As he puts it, “If you build a space, Edmonton will come. In fact, they will help you build the space.” Arcand says that when he started telling people about what he was working on, he found people to be more than eager to offer their time, their expertise and their connections to help get the project off the ground.
To give me a example, he puts his hands on the beautiful wooden table in front of us and tells me that the wood it’s made from was given to him in exchange for use of the space for a fundraiser. Then Rob Willms, the local steel sculptor who also worked on the impressive bar, built the frame. Some friends at IZM furniture lent him their jointer and planer to prepare the wood and then the coffee house staff sanded it down. They ended up with a polished, functional piece that suits the space and cost almost nothing besides labour.
This collaborative effort says a lot about how the space has evolved and will continue to grow. While coffee roasting is the backbone of the business, Arcand’s interests are diverse and he is always open to new ideas for the space. As he describes it, “Really my interest is to do real things with real people so it’s pretty wide. It’s not just about coffee.” The coffee bar is only open until 5 p.m. most days, with the space available to rent for events in the evenings. They also service coffee equipment for their restaurant clients and are hoping to one day invest in a cocoa roaster. But with such a large building, there is plenty of potential for more.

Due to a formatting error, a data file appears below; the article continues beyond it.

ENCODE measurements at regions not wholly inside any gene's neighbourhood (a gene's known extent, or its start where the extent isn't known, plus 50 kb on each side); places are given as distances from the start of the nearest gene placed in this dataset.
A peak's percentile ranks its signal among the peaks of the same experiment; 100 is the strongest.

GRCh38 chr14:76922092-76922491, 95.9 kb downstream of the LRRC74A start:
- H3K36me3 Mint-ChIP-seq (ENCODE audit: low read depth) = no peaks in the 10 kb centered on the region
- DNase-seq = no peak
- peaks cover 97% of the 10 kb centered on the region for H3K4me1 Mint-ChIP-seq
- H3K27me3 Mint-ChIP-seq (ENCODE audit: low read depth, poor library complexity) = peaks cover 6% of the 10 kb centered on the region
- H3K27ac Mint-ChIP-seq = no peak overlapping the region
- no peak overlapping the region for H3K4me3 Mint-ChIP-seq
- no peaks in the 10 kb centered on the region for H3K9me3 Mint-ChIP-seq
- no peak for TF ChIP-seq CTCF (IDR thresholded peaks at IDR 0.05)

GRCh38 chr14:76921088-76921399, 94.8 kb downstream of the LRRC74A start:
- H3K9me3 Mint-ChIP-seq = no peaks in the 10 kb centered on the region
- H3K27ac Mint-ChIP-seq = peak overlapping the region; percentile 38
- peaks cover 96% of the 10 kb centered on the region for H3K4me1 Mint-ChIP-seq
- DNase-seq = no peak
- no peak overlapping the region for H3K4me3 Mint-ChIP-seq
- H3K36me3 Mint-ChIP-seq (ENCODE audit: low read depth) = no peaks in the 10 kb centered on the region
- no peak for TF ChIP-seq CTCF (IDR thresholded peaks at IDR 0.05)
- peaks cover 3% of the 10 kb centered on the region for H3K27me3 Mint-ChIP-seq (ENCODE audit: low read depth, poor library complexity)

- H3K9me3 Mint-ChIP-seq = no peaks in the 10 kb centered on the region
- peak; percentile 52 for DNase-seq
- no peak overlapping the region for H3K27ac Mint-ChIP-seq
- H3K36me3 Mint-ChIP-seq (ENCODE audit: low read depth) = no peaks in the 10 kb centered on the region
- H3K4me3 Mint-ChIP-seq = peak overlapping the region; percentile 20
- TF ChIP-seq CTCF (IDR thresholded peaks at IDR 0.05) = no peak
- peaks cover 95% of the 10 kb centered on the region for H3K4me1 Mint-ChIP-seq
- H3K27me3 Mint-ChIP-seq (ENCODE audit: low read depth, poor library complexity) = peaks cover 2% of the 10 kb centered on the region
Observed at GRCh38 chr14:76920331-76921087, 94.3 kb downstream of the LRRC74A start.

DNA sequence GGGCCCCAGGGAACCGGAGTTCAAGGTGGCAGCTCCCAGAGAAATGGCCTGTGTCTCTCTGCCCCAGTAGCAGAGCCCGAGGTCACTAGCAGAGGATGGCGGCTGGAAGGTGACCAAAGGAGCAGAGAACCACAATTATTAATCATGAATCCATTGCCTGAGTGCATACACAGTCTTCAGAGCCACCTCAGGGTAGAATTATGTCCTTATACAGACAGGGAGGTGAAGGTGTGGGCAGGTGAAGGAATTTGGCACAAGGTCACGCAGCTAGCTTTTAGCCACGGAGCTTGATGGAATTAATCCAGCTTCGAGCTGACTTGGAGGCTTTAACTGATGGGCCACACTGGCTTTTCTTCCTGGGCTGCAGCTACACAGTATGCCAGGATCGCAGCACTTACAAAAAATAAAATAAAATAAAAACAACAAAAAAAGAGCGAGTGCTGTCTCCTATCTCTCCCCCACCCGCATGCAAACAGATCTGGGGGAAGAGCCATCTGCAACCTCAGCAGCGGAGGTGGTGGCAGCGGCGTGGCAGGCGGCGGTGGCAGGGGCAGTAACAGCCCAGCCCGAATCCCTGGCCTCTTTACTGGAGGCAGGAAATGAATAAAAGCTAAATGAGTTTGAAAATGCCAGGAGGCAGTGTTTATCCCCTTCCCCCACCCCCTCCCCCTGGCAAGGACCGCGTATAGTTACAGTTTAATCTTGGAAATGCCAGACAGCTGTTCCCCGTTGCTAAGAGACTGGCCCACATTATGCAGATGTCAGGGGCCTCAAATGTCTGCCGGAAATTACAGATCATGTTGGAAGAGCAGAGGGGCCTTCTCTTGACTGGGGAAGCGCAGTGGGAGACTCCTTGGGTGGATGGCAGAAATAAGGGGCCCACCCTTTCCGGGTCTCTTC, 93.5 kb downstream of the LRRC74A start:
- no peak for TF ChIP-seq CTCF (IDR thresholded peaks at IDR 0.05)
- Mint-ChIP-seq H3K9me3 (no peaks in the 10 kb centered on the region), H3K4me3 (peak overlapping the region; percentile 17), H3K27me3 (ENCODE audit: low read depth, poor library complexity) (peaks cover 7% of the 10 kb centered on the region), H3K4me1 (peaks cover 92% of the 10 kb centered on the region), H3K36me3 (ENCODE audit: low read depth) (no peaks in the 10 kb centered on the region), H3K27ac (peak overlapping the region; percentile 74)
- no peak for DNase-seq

A collaboration with Red Bike is in the works, as evidenced by the two bikes hanging from the walls. Arcand says he hopes this will lead to a convergence between coffee and cycling culture, and contribute to the growing popularity of both. In the summer the garage-style front doors open up and cyclists can ride their bikes right into the space.
A local food producer is thinking about renting out the kitchen space (The Local Omnivore food truck was using it for a time but have since moved out) and a well-established artist might be renting some space to store equipment and work out of. When I ask how he finds people to work with, Arcand emphasizes that they usually come to him. Rather than going out and seeking people to work with, he has found that a better strategy is to build something great that people will want to be a part of.
“I want to have that conversation until there’s not a lot of space left. People bring in their own energy, their own gravity and sincerity and value to the space and what I’m doing. And that’s worth something to me.”
Have some ideas you want to share? Looking to connect with some like-minded people? Iconoclast Koffiehuis may have what you’re looking for. At the very least you’ll get a great cup of coffee.